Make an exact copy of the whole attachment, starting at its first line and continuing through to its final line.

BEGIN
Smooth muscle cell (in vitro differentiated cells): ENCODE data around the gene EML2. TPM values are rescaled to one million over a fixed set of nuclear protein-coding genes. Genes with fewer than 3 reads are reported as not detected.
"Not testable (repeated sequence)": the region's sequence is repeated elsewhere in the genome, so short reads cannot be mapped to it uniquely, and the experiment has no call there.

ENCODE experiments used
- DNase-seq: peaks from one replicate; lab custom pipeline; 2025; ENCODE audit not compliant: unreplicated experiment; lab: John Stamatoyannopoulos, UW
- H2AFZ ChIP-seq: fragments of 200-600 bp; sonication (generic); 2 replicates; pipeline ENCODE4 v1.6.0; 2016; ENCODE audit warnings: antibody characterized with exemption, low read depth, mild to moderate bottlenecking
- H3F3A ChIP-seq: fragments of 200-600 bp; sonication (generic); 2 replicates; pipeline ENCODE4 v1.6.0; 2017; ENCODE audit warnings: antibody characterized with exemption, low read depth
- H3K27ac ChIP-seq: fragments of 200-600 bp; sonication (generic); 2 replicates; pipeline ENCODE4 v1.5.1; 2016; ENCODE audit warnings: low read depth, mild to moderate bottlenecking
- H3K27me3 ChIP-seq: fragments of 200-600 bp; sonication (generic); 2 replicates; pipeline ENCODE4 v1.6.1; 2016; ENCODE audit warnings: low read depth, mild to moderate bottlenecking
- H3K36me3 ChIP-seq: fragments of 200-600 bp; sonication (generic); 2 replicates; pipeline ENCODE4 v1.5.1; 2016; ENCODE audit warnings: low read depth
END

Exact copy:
Smooth muscle cell (in vitro differentiated cells): ENCODE data around the gene EML2. TPM values are rescaled to one million over a fixed set of nuclear protein-coding genes. Genes with fewer than 3 reads are reported as not detected.
"Not testable (repeated sequence)": the region's sequence is repeated elsewhere in the genome, so short reads cannot be mapped to it uniquely, and the experiment has no call there.

ENCODE experiments used
- DNase-seq: peaks from one replicate; lab custom pipeline; 2025; ENCODE audit not compliant: unreplicated experiment; lab: John Stamatoyannopoulos, UW
- H2AFZ ChIP-seq: fragments of 200-600 bp; sonication (generic); 2 replicates; pipeline ENCODE4 v1.6.0; 2016; ENCODE audit warnings: antibody characterized with exemption, low read depth, mild to moderate bottlenecking
- H3F3A ChIP-seq: fragments of 200-600 bp; sonication (generic); 2 replicates; pipeline ENCODE4 v1.6.0; 2017; ENCODE audit warnings: antibody characterized with exemption, low read depth
- H3K27ac ChIP-seq: fragments of 200-600 bp; sonication (generic); 2 replicates; pipeline ENCODE4 v1.5.1; 2016; ENCODE audit warnings: low read depth, mild to moderate bottlenecking
- H3K27me3 ChIP-seq: fragments of 200-600 bp; sonication (generic); 2 replicates; pipeline ENCODE4 v1.6.1; 2016; ENCODE audit warnings: low read depth, mild to moderate bottlenecking
- H3K36me3 ChIP-seq: fragments of 200-600 bp; sonication (generic); 2 replicates; pipeline ENCODE4 v1.5.1; 2016; ENCODE audit warnings: low read depth